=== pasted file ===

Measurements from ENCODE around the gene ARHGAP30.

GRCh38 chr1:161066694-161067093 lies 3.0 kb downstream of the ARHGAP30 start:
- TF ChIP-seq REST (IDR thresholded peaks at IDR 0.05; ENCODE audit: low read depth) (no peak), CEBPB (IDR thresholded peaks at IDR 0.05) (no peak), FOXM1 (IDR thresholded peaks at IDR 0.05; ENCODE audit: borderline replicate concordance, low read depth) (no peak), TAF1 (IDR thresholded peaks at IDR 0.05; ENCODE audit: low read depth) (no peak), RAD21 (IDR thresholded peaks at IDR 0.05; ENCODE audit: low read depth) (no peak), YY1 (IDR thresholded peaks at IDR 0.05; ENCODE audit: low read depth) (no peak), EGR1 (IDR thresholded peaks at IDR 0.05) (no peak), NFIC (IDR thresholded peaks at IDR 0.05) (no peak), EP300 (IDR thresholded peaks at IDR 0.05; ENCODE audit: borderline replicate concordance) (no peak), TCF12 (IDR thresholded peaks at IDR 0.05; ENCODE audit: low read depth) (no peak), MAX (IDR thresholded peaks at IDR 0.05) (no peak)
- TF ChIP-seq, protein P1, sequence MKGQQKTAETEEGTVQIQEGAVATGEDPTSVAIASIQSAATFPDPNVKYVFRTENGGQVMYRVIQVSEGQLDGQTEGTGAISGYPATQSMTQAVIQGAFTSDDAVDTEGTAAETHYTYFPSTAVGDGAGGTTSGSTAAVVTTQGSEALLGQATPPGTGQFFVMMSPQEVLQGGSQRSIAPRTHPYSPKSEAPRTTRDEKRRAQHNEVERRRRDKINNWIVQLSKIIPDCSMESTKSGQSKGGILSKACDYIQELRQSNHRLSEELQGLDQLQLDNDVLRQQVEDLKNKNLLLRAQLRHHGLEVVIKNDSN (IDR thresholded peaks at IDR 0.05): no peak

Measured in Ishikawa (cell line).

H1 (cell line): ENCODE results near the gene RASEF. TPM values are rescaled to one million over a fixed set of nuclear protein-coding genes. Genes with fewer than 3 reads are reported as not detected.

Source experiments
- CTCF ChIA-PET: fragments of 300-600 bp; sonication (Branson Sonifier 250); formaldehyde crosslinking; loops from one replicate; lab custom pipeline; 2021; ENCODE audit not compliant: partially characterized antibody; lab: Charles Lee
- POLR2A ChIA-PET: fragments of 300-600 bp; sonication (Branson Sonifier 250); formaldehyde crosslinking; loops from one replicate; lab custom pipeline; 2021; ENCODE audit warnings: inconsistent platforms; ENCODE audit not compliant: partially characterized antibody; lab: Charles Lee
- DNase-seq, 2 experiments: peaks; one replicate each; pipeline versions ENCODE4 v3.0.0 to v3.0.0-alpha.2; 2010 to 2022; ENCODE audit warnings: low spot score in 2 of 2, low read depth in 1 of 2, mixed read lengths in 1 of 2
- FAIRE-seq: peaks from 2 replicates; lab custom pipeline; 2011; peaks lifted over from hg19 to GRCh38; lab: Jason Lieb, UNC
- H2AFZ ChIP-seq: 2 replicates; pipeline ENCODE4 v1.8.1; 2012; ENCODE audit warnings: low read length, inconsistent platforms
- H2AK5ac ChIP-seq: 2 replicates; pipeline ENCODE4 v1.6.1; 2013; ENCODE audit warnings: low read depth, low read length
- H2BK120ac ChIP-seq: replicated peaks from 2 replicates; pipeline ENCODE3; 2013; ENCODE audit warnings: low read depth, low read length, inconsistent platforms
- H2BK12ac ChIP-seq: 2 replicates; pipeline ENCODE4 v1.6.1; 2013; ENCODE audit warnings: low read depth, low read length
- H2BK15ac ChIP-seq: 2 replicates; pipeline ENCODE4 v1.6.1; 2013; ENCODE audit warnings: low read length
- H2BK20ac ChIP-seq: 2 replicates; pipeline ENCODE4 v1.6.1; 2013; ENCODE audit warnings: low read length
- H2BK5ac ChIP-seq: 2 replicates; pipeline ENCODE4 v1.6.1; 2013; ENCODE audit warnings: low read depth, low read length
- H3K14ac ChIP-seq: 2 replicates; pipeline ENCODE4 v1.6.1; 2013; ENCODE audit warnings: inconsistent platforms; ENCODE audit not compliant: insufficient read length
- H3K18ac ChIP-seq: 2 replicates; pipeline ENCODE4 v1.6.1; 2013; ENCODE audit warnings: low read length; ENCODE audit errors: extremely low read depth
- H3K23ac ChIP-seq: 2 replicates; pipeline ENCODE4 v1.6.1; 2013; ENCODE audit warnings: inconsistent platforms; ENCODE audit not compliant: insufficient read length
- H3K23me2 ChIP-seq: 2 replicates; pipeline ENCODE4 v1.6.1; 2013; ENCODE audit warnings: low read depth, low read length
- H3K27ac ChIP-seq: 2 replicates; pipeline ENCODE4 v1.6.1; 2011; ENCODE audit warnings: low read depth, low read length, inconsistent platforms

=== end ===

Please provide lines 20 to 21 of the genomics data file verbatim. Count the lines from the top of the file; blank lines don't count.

- H3K18ac ChIP-seq: 2 replicates; pipeline ENCODE4 v1.6.1; 2013; ENCODE audit warnings: low read length; ENCODE audit errors: extremely low read depth
- H3K23ac ChIP-seq: 2 replicates; pipeline ENCODE4 v1.6.1; 2013; ENCODE audit warnings: inconsistent platforms; ENCODE audit not compliant: insufficient read length